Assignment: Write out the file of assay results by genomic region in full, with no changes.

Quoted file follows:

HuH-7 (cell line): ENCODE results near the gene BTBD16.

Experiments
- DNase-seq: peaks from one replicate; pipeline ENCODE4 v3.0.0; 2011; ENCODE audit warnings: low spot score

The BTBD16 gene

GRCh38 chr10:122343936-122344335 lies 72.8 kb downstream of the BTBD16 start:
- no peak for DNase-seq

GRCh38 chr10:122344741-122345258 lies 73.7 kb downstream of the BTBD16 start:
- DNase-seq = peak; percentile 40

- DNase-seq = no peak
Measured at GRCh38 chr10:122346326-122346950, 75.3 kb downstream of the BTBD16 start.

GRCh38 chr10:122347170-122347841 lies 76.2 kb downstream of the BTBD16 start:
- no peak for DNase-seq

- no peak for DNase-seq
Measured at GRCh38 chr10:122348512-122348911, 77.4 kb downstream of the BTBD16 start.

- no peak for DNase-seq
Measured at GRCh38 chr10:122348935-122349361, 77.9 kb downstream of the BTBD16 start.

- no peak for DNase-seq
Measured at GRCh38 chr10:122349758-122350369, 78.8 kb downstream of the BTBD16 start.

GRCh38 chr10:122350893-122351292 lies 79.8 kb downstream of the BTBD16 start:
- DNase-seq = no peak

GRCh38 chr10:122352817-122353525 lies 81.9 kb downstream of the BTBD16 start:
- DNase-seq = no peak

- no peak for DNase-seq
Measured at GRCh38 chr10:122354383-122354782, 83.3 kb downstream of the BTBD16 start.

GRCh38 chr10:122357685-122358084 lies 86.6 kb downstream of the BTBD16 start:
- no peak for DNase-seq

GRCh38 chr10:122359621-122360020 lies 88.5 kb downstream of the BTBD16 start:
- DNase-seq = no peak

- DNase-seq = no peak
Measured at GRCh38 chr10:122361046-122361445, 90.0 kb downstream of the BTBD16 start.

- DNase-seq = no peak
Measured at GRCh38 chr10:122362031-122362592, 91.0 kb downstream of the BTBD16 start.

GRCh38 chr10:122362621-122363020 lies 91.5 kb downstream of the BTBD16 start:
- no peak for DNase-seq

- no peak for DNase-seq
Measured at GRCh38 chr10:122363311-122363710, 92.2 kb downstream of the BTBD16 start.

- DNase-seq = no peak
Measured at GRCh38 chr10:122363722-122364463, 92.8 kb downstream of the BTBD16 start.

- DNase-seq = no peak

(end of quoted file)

HuH-7 (cell line): ENCODE results near the gene BTBD16.

Experiments
- DNase-seq: peaks from one replicate; pipeline ENCODE4 v3.0.0; 2011; ENCODE audit warnings: low spot score

The BTBD16 gene

GRCh38 chr10:122343936-122344335 lies 72.8 kb downstream of the BTBD16 start:
- no peak for DNase-seq

GRCh38 chr10:122344741-122345258 lies 73.7 kb downstream of the BTBD16 start:
- DNase-seq = peak; percentile 40

- DNase-seq = no peak
Measured at GRCh38 chr10:122346326-122346950, 75.3 kb downstream of the BTBD16 start.

GRCh38 chr10:122347170-122347841 lies 76.2 kb downstream of the BTBD16 start:
- no peak for DNase-seq

- no peak for DNase-seq
Measured at GRCh38 chr10:122348512-122348911, 77.4 kb downstream of the BTBD16 start.

- no peak for DNase-seq
Measured at GRCh38 chr10:122348935-122349361, 77.9 kb downstream of the BTBD16 start.

- no peak for DNase-seq
Measured at GRCh38 chr10:122349758-122350369, 78.8 kb downstream of the BTBD16 start.

GRCh38 chr10:122350893-122351292 lies 79.8 kb downstream of the BTBD16 start:
- DNase-seq = no peak

GRCh38 chr10:122352817-122353525 lies 81.9 kb downstream of the BTBD16 start:
- DNase-seq = no peak

- no peak for DNase-seq
Measured at GRCh38 chr10:122354383-122354782, 83.3 kb downstream of the BTBD16 start.

GRCh38 chr10:122357685-122358084 lies 86.6 kb downstream of the BTBD16 start:
- no peak for DNase-seq

GRCh38 chr10:122359621-122360020 lies 88.5 kb downstream of the BTBD16 start:
- DNase-seq = no peak

- DNase-seq = no peak
Measured at GRCh38 chr10:122361046-122361445, 90.0 kb downstream of the BTBD16 start.

- DNase-seq = no peak
Measured at GRCh38 chr10:122362031-122362592, 91.0 kb downstream of the BTBD16 start.

GRCh38 chr10:122362621-122363020 lies 91.5 kb downstream of the BTBD16 start:
- no peak for DNase-seq

- no peak for DNase-seq
Measured at GRCh38 chr10:122363311-122363710, 92.2 kb downstream of the BTBD16 start.

- DNase-seq = no peak
Measured at GRCh38 chr10:122363722-122364463, 92.8 kb downstream of the BTBD16 start.

- DNase-seq = no peak